François Villon is a much loved and praised fifteenth century poet but this film about the man seems largely fictional, and based on a hit play and novel by Justin Huntly McCarty which was adapted in to a film by Preston Sturges, with Sturges including some of his own translations of Villon’s poetry in the film. As his entire life story would not fit in to a five hour film let alone a 90 minutes one it just takes aspects of Villon’s life from the fact that he was often imprisoned due to various crimes and then mixes them with a real life event, though there’s no firm evidence he was actually involved in it.
That particular event is the period of time where the palace of King Louis XI (Basil Rathbone) was under siege by the Duke of Burgundy and his men, in reality all credit is given to Louis for defeating him but here a very different tale is told, where after Villon (Ronald Coleman) is involved in the robbery of one of the King’s storehouses and initially escapes, when the King goes undercover in a tavern he witnesses Villon boast about how things would be very different if he were king himself.
At this point the armed guard catches up with Villon and his fellow thieves, and a battle that then occurs where Villon is responsible for the death of the king’s Grand Constable, though it is rather fortunately quickly discovered that the man was a traitor working for the Duke of Burgundy. Impressed by Villon’s speech, even though Villon claimed “A nincompoop sits on the throne” during it, Louis decides to appoint the man as his new Grand Constable who is not only responsible for the army but all justice in the land, but there’s a catch in that Villon only has a week to defeat the Duke or he will be executed.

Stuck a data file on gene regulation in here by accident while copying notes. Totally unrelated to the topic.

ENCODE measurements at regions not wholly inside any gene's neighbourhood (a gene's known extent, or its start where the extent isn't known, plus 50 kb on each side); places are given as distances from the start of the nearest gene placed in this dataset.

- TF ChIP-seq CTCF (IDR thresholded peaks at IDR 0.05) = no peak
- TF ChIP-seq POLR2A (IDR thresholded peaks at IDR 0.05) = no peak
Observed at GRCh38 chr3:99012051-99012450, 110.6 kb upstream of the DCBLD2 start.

Ronald Coleman is charming in the lead role, and oddly how I imagine Preston Sturges might have been himself after having read his autobiography, full of sharp wit but with it delivered in a warm and often self-deprecating manner. The poems that Villon performs are fantastic as well, to the extent that I plan to check out his work very soon now, and the dialogue is so smart and so enjoyable that it made me laugh many a time. Basil Rathbone’s King Louis XI is a stranger creation as he cackles away to himself after many a comment, and reminded me slightly of Albert Steptoe in the way Rathbone carries himself and delivers pithy lines, but the character is often amusingly sardonic and provocative. It’s an actor-ly performance and perhaps not one of Rathbone’s more subtle or nuanced roles, but he and Coleman spark off of each other nicely and their unusual relationship makes for an intriguing and captivating tale.
There’s also a dash of romance with Villon flirting many a time with one of the queen’s ladies in waiting, Catherine (Frances Dee), and who provides a potential solution to Villon’s difficulties concerning motivating the army, and though she gets little screen time it’s still a strong slice of acting. The battle scenes are impressive for the period too, and are staged in a dramatic and exciting fashion. Because of the strength of the script and the performances this 1938 film really does deserve to be seen by a larger audience, even if not everything that happens in it is questionably truthful. Though Frank Lloyd wasn’t the flashiest of directors it moves at a great pace, is filled with some truly memorable dialogue, and it is easily one of Sturges’ best scripts prior to the time when he started directing his own films.